Chibuike Nwachukwu Chibuike is a full-stack developer, technical writer, advocate of open source, and lover of Jamstack who is passionate about lifelong learning.

A complete guide to using IndexedDB

6 min read 1946 105

A complete guide to using IndexedDB

Data storage is an important part of most web applications, from tracking user data to application data. With the rapid development of faster and more robust web applications, efficient client storage is needed to aid development.

Client-side storage on the web has evolved a lot over the years, from cookies used to store user data to the advent of WebSQL (currently deprecated), which allowed developers to store data in a SQL database in the browser, and in turn allowing users familiar with SQL to build robust applications easily.

IndexedDB is an alternative to WebSQL and provides more storage capacity than its previous counterpart. In this tutorial, we’ll explore how to use and set up IndexedDB for web application data storage and how to manipulate its data using the available API.

You can find a link to the public GitHub repo that contains the project we created in this article. We’ll cover the following:

Let’s get started!

What is IndexedDB?

IndexedDB is a low-level API for client-side storage. It is a full-blown, persistent NoSQL storage system available in the browser that allows for the storage of different types of data, such as:

  • Files or blobs
  • Images and videos
  • Structured data like objects, lists, and arrays

IndexedDB can be used in various scenarios, such as caching, PWAs, and gaming, and also supports transactions. It is developed to suit the multiple needs of web apps effectively.

Setting up our project

We won’t be doing any fancy setup, as IndexedDB runs natively on the web. First, create a new directory to house the project:

 mkdir indexed-db && cd indexed-db

Now, we’ll create an index.html file to view our application and an index.js script file to store our application logic:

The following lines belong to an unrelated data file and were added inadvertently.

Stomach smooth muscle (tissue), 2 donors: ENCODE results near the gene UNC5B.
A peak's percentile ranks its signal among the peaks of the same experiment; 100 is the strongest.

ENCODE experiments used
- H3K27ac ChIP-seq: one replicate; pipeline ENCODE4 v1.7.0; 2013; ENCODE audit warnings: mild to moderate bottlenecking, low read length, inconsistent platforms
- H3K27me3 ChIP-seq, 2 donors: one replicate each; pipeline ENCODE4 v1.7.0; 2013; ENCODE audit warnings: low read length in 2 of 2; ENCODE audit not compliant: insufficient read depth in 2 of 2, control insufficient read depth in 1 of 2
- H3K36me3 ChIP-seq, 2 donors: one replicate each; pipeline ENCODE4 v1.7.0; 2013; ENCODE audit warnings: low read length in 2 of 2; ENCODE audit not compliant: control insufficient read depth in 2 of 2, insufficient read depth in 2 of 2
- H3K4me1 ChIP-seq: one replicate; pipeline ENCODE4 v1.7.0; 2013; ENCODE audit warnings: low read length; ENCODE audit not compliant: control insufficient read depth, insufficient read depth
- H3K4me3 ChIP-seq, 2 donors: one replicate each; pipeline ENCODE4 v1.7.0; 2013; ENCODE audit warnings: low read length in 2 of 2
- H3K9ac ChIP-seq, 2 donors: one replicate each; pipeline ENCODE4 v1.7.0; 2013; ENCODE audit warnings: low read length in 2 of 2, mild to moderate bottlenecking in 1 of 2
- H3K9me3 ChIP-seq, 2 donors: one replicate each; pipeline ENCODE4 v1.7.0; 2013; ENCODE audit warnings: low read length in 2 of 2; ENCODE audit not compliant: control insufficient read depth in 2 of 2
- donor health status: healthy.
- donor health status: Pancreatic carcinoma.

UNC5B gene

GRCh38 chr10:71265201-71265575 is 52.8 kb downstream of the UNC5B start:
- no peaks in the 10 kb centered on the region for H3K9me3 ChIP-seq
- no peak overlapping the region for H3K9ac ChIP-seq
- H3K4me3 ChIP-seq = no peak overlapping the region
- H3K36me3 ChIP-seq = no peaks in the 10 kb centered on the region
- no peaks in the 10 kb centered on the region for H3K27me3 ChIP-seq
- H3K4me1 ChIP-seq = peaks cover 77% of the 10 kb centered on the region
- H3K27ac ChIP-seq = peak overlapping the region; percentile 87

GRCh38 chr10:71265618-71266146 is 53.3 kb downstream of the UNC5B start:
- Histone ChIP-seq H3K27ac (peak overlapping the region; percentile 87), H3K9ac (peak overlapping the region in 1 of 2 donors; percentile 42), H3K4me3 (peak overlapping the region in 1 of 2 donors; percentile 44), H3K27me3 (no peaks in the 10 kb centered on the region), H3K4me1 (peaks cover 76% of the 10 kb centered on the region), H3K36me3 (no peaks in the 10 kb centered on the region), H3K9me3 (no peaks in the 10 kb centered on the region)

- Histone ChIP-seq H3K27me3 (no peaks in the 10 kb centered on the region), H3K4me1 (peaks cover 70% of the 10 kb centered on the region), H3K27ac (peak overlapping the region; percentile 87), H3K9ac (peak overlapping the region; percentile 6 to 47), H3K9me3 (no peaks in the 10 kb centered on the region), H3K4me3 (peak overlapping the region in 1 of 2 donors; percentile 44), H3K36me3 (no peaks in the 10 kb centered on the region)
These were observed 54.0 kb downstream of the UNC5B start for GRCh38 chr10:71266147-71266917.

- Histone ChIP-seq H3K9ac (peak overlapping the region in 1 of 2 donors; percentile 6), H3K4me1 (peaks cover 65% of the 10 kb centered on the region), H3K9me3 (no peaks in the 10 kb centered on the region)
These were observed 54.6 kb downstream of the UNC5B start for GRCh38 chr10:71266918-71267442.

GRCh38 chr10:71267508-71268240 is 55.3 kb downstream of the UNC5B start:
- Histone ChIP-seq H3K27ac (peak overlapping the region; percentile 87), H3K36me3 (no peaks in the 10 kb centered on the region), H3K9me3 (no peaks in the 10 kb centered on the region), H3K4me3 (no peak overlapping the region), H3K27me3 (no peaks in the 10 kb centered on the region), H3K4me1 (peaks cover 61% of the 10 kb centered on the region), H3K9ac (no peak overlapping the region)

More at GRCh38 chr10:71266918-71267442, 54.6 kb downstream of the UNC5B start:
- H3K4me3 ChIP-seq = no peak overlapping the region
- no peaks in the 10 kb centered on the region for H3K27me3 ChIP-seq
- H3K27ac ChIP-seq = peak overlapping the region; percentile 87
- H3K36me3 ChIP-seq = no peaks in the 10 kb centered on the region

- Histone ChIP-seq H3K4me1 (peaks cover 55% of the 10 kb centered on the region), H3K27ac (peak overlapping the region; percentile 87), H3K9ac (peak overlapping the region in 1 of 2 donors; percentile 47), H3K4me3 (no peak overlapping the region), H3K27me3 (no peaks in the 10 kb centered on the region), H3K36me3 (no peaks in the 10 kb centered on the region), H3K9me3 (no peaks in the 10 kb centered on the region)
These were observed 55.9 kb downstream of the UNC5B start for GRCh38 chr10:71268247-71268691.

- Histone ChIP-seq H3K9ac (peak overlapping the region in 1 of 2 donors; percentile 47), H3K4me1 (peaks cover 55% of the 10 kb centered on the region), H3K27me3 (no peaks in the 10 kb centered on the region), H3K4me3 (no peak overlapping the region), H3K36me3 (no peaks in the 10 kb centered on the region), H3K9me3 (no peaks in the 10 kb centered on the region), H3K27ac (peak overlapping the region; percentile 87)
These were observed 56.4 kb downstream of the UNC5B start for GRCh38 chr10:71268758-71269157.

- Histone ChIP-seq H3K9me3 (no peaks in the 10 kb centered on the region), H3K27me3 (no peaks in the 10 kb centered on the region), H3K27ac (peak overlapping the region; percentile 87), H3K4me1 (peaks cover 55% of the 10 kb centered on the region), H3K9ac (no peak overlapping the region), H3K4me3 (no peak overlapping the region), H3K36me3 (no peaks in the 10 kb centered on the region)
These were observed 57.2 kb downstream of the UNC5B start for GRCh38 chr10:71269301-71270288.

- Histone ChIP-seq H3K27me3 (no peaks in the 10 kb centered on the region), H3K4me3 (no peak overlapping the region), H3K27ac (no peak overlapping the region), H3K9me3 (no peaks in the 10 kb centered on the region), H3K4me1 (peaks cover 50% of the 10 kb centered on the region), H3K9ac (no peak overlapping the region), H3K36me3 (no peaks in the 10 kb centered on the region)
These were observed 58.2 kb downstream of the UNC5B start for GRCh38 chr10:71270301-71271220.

touch index.html index.js styles.css

Saving data to the IndexedDB database

To see the benefits of using this database and learn how to interact with the API, we’ll create a basic to-do application. We enable an Add feature to see how to save data to the database, another to view all to-dos, and a Remove feature to see the GET and DELETE functions of the API, respectively.

Open the index.html created in the previous section and add the following code:

<!DOCTYPE html>
<html lang="en">
    <meta charset="UTF-8">
    <meta http-equiv="X-UA-Compatible" content="IE=edge">
    <meta name="viewport" content="width=device-width, initial-scale=1.0">
    <title>TODO APP</title>
    <script src="index.js" defer></script>
    <link href="style.css" rel="stylesheet">
    <h1>TODO APP</h1>
        <aside class="view">
            <div class="todos">
        <aside class="add"> 
            <h2>Add Todo</h2>
                <label for="title">Todo title</label>
                <input id="title" type="text" required>
                <label for="desc">Todo description</label>
                <input id="desc" type="text" required>

This creates the base structure of our web app. We do two main things here: first, we create a section to display/view all to-dos saved in the database, and second, we create a section for adding to-dos to the database.

Let’s also add some basic styling to the application. Open the styles.css file and add the following:

  html {
    font-family: sans-serif;

  body {
    margin: 0 auto;
    max-width: 800px;

  header, footer {
    background-color: blue;
    color: white;
    padding: 0 20px;

  .add, .view {
    padding: 30px;
    width: 40%;

  .add {
    background: #ebe6e6; 
  section {
    padding: 10px;
    background: #3182d4;
    display: flex;
    flex-direction: row;
    flex-wrap: wrap;
    justify-content: center;

  h1 {
    margin: 0;

  ol {
    list-style-type: none;

  div {
    margin-bottom: 10px;

The index.js file is the heart of the application, as it contains the logic for interacting between the app and IndexedDB.